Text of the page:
The thing with one-off cars made by coach-builders is that the bodywork typically has no blueprints. No panel molds or industrial stampings to use thousands of times.
There is no way to even think of creating another example of a car like the 1925/24 Rolls-Royce Round Door Coupe - with its panels and every aesthetic piece made on a one-0ff basis, often by hand.
And why might anyone try such a daunting task! The original chassis was completed in 1925, but it took another nine years to fabricate and complete the body -- hence the 1934 tag that is also in this Petersen Museum-housed masterpiece of automotive design.
But in a bold new age of computer-aided-design, proximity and experience with the real thing is no longer a real barrier to creativity.
Case in point is the work of Netherlands-based Ugur Sahin Design, where the fantasy world of concepts and prototypes lives almost beyond constraints like hand-beaten alloy panels and production feasibility.
And in this blue-yellow light of a new day in car design, Ugur Sahin has brought the Round Door Coupe into the modern age via these advanced digital models.
Why would this design be beneficial for Rolls-Royce Motor Cars today, in a market where buyers can already easily spend $3 million on a one-off Drophead Coupe Phantom?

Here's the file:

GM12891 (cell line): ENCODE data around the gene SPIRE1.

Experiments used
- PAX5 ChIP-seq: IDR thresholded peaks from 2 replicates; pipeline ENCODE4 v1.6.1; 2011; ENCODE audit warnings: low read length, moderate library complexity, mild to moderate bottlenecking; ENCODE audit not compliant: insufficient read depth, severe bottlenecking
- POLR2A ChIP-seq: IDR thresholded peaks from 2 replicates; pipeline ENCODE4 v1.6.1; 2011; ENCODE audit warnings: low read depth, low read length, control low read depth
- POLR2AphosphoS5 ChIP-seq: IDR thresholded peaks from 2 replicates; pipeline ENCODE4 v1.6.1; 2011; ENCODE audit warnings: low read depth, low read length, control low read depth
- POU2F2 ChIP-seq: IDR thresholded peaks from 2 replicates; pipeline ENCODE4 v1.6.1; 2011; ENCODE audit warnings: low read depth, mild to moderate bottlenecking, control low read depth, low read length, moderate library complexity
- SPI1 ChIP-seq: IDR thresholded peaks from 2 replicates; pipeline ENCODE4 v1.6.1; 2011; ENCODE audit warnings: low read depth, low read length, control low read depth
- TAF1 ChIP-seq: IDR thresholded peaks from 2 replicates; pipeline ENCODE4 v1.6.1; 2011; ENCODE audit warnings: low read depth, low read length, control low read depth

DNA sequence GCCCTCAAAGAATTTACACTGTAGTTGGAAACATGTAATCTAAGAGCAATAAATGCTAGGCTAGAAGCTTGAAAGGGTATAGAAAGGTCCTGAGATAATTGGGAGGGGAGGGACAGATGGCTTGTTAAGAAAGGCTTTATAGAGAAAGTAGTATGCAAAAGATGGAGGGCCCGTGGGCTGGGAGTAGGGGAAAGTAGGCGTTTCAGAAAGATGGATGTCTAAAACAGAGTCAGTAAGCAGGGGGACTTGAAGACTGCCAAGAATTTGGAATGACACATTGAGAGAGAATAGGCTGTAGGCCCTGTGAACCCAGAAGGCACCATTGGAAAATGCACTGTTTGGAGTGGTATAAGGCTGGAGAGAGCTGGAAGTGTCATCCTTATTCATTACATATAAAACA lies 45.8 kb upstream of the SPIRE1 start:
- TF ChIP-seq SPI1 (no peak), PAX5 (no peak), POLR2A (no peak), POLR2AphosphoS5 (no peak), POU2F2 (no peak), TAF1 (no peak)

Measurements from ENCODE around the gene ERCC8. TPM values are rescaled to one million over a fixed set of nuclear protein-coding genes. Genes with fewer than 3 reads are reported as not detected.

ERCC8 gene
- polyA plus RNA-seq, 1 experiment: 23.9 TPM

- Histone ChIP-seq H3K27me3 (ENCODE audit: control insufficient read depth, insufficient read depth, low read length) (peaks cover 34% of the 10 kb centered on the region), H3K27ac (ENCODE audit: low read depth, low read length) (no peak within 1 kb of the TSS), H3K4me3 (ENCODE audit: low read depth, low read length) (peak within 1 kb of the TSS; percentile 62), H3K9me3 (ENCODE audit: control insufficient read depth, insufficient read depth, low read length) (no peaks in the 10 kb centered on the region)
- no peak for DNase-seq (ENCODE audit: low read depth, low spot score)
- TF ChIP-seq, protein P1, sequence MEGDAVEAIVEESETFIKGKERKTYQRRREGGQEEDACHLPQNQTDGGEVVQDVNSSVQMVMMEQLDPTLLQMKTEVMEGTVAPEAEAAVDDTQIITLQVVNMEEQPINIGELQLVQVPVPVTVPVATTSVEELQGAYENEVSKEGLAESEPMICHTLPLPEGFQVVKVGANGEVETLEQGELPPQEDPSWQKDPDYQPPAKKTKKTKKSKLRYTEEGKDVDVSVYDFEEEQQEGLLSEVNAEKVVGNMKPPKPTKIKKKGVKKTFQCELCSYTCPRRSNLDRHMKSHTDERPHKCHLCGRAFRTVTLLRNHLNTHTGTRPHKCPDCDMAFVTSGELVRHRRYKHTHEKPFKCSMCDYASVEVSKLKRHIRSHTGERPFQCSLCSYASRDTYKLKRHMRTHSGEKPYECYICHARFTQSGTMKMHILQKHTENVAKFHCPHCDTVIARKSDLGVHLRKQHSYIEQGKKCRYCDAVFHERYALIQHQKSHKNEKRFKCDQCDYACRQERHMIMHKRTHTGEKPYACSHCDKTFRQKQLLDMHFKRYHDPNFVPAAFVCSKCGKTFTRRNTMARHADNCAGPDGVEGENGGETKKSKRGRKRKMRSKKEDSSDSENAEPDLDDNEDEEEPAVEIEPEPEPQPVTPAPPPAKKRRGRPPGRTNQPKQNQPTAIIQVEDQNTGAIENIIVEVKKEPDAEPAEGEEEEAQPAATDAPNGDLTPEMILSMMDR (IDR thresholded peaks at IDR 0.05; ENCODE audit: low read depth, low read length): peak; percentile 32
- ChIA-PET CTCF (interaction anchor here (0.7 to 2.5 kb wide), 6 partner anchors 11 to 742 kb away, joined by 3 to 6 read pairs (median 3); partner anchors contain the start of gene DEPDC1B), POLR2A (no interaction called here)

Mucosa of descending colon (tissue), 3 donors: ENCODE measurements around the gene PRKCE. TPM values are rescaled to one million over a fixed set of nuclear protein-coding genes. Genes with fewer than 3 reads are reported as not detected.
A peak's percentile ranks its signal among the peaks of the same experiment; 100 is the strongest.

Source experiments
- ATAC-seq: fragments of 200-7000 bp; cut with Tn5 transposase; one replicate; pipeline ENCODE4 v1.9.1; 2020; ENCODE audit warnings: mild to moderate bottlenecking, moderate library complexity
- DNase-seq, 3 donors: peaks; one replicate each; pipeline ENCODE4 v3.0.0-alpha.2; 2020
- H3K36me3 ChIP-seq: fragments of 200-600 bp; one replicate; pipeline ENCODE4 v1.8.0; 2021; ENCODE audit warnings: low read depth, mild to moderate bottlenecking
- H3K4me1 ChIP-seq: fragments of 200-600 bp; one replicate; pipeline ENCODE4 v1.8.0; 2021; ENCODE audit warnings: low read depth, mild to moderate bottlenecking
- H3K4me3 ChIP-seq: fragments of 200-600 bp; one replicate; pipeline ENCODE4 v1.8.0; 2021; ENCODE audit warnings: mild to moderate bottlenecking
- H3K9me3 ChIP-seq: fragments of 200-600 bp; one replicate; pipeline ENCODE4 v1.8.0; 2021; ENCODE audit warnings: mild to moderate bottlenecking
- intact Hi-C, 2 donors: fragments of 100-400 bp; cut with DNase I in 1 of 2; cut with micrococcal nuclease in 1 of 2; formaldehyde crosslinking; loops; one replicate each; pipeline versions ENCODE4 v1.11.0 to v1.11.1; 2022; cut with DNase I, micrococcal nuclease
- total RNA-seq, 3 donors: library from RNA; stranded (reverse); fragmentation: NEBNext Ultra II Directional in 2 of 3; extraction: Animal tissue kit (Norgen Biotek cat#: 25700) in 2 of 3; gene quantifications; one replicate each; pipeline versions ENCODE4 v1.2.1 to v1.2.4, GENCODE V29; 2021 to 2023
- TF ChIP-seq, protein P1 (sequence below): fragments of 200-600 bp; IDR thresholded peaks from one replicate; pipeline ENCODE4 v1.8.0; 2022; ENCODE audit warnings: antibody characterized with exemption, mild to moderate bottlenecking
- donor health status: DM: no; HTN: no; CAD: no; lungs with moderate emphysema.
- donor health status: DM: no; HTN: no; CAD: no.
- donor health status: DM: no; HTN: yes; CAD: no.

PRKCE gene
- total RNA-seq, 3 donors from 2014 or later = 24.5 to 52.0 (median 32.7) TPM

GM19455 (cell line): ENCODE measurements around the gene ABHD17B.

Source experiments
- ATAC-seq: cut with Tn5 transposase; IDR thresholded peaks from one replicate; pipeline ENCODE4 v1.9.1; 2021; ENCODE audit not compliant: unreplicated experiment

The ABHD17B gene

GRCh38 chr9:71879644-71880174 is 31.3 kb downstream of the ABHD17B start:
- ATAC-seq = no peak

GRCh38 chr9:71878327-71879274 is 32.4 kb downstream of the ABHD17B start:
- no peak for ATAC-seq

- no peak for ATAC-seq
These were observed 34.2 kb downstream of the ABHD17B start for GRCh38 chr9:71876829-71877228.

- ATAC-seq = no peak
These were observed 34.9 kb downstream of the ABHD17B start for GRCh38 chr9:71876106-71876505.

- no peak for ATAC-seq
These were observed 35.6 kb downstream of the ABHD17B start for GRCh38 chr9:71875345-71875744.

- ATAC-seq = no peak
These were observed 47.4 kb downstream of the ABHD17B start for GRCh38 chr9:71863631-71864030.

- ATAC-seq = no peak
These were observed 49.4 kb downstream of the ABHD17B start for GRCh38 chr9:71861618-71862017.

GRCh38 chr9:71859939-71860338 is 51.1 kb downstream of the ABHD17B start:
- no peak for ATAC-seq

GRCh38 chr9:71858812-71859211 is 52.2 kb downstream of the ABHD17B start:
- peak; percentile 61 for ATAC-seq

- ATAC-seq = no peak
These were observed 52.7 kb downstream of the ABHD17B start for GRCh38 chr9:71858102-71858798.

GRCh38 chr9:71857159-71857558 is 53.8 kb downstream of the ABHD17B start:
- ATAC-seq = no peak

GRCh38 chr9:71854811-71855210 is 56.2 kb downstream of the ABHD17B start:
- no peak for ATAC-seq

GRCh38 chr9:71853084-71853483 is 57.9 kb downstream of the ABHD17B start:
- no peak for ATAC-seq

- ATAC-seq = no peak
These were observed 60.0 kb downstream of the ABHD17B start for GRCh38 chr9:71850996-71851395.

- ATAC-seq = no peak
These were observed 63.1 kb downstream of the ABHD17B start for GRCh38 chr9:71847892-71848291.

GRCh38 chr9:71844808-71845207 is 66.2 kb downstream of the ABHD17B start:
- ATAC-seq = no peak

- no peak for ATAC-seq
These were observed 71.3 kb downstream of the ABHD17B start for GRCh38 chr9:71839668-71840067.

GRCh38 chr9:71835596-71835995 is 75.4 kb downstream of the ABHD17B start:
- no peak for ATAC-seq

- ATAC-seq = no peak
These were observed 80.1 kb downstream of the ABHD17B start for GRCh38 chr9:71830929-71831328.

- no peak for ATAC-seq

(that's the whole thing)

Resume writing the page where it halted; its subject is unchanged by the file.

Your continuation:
Despite that outrageously-high price for a single car, that price ceiling is actually artificially limited. It is limited by an automaker's willingness to take risks when investing in the production development and vehicle engineering. For that $3 million total ballpark, a buyer might be adding nearly $2 million in somewhat silly embellishments like diamond interiors, gold-leaf paints and the like. The base car is still "just" a $700,000 Phantom Drophead Coupe.
In supercar-obsessed markets like Abu Dhabi and Singapore, there is pent-up demand for even more exclusivity. Even more outrageous totals for investment of time/energy for a single automobile.
As Ugur Sahin design shows the Dubai Burj Al Arab in the background of the renderings -- which is mighty appropriate for this type of clientele.
The highest-ever tennis court is located on this hotel, which has also hosted Aston Martins and Infiniti Red Bull racecars on its multi-purpose helicopter pad in the sky.
When might cars of this level of lavishness become possible? Very, very soon. The buyer demand for one-off commissions is ever-present, while 3D printing is finally making unfathomable shapes not just possible -- but do-able.
The Ugur Sahin Round Door Coupe is shown here along with the original car. The one change we might suggest to appeal to these mega-lux clients in the market for a machine like this Jonkheere coupe?
A white paint finish, just like the one originally worn by the 1925/34 Rolls-Royce Round Door...
While we're at it, the Sahin car ditches two of loveliest parts of the original car for little reward:
-- the tail fin is mysteriously missing on the Sahin car
-- the Sahin rounded grille does not fit Rolls-Royce's design ethos; plus the angled original grille is remarkably beautiful and modern even today.